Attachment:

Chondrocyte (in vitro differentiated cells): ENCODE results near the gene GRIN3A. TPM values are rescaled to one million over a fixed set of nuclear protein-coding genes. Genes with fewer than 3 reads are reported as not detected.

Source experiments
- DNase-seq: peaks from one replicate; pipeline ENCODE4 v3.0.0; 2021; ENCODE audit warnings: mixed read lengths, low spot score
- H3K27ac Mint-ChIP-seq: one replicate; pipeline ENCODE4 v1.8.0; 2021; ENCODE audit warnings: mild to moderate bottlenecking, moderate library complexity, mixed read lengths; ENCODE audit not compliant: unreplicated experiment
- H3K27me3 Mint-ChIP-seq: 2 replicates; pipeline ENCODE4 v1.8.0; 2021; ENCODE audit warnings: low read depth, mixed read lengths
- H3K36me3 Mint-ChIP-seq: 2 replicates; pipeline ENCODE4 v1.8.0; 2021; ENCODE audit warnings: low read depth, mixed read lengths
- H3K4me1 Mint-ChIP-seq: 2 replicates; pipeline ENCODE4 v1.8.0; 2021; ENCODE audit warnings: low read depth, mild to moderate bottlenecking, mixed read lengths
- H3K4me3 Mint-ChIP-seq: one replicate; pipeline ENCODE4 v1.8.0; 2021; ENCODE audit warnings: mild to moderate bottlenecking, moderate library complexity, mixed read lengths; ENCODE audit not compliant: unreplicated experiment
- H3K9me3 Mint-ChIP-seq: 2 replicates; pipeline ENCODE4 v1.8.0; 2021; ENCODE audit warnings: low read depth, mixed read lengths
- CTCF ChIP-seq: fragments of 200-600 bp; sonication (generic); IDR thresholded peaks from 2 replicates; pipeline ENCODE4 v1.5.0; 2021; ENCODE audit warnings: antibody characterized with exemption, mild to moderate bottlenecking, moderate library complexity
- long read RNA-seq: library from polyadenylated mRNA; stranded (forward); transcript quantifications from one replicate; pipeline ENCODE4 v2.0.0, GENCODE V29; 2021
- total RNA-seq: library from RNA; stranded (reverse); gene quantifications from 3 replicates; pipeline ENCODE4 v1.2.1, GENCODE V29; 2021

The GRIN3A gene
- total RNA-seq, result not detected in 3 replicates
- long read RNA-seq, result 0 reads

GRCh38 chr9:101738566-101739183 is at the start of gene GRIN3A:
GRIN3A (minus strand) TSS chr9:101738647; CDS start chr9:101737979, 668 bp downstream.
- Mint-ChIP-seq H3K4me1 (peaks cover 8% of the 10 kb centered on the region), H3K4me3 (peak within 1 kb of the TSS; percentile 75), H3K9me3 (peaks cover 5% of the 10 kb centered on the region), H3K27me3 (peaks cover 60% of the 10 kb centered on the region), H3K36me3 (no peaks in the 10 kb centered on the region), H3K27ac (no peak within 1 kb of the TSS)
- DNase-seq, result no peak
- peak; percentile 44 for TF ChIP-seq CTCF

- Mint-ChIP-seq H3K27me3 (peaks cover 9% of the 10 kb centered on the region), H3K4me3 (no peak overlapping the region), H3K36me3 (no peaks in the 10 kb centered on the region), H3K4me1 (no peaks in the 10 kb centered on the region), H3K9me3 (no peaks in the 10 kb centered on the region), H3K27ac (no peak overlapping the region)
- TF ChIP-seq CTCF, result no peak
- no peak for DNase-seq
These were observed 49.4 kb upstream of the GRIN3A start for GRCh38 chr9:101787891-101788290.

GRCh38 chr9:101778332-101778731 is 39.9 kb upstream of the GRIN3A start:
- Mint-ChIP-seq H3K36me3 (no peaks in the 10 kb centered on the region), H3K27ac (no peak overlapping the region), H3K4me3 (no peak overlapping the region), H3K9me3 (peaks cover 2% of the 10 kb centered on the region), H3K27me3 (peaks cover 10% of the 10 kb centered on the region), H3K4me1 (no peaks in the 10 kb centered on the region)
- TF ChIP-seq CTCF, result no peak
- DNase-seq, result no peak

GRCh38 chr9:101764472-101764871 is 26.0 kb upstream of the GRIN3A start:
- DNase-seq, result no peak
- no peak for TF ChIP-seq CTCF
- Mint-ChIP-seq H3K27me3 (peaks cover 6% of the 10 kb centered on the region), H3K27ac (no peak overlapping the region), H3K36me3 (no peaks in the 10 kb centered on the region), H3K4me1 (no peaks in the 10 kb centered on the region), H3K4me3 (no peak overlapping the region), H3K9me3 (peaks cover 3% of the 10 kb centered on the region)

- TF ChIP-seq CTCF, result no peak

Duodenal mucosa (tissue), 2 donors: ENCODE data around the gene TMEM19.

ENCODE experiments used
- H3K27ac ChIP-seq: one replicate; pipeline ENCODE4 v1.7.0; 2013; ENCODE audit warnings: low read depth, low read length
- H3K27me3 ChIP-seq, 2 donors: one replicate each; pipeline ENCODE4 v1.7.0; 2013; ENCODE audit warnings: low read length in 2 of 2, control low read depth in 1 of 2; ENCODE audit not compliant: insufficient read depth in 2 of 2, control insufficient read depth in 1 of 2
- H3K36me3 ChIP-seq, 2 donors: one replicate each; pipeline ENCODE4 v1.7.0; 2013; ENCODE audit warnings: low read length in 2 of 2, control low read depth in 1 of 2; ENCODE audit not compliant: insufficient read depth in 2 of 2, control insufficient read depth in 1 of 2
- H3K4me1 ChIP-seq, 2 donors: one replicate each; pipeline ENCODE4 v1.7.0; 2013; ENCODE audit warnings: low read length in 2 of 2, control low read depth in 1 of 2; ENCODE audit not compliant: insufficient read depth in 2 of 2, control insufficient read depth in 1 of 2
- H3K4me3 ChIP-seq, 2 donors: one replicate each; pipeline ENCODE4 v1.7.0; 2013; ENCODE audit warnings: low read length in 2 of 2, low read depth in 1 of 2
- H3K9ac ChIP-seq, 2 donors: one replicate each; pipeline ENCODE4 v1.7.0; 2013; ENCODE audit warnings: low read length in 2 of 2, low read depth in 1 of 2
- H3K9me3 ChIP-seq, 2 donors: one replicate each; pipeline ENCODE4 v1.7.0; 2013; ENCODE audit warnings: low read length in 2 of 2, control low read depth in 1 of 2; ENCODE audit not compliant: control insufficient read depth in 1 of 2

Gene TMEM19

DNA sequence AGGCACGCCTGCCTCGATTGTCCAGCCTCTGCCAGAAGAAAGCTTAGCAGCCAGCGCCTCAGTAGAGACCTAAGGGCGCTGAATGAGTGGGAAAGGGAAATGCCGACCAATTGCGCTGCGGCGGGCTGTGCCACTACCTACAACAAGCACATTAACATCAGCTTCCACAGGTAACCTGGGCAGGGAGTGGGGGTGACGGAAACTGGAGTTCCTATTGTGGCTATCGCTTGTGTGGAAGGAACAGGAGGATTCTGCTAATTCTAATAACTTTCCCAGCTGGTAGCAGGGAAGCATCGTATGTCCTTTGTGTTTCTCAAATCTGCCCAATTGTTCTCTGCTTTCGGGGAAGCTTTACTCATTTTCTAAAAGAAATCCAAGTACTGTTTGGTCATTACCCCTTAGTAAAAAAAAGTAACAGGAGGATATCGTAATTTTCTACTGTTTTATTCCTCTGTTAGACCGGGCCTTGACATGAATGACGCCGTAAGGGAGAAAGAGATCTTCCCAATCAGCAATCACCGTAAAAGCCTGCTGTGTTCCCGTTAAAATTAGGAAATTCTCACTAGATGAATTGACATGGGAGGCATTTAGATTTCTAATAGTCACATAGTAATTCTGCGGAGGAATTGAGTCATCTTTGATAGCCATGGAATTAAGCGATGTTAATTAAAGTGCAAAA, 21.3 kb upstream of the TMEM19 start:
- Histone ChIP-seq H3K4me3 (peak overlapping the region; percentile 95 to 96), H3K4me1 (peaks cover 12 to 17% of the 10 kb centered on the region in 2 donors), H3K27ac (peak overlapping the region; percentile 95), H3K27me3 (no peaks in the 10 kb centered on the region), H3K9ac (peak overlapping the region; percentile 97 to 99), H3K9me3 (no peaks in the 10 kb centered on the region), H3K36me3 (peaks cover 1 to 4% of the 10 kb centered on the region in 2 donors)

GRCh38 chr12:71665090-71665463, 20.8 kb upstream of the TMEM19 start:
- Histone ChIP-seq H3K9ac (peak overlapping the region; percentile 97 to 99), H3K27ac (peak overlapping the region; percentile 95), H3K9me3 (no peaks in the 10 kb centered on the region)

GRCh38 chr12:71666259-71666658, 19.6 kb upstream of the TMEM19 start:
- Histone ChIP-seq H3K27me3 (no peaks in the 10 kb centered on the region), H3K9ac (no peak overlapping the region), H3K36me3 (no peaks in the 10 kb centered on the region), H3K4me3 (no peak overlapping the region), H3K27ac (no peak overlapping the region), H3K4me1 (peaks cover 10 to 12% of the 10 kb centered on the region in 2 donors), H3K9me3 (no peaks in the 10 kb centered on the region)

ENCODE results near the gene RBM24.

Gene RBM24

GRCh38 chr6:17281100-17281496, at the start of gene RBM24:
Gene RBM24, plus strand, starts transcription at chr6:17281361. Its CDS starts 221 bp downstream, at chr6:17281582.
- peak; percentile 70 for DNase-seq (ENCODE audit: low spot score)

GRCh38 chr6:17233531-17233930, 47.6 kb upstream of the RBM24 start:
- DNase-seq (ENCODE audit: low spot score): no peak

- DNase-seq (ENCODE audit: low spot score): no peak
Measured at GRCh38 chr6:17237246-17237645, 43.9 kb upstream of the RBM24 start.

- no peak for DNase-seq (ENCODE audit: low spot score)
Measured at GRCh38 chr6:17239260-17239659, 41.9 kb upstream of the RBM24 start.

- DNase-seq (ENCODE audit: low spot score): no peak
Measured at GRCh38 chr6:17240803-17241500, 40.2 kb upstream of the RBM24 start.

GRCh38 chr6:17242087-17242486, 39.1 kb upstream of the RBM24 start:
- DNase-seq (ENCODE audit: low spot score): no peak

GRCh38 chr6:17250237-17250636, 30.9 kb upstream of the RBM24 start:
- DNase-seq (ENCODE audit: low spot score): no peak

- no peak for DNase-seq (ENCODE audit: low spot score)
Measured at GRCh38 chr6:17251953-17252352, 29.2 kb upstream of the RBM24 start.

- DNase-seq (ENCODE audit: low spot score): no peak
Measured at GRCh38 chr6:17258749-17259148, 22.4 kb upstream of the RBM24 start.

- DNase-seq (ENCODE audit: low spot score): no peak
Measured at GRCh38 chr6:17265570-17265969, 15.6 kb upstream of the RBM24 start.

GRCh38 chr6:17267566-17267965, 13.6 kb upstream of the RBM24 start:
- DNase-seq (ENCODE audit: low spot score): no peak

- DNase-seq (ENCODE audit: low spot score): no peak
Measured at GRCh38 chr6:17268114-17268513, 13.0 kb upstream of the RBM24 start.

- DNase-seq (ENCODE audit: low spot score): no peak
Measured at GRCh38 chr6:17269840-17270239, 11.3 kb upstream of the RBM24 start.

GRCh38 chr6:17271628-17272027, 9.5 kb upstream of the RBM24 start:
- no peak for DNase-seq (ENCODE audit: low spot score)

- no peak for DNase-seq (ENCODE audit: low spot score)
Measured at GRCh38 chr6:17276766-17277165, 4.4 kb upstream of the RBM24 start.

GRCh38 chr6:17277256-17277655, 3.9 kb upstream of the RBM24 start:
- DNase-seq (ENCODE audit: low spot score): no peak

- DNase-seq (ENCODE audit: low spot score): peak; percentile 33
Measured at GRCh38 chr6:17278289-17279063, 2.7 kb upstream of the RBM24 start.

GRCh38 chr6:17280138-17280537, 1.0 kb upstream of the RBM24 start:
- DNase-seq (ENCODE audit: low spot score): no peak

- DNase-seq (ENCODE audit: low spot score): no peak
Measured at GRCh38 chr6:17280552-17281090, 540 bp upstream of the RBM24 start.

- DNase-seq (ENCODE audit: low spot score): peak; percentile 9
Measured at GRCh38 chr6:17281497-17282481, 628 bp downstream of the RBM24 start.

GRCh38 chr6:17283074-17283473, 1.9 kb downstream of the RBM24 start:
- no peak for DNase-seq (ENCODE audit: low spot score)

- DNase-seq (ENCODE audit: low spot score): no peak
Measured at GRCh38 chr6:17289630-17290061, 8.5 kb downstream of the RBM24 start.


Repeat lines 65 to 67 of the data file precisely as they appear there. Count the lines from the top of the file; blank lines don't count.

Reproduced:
GRCh38 chr6:17250237-17250636, 30.9 kb upstream of the RBM24 start:
- DNase-seq (ENCODE audit: low spot score): no peak

- no peak for DNase-seq (ENCODE audit: low spot score)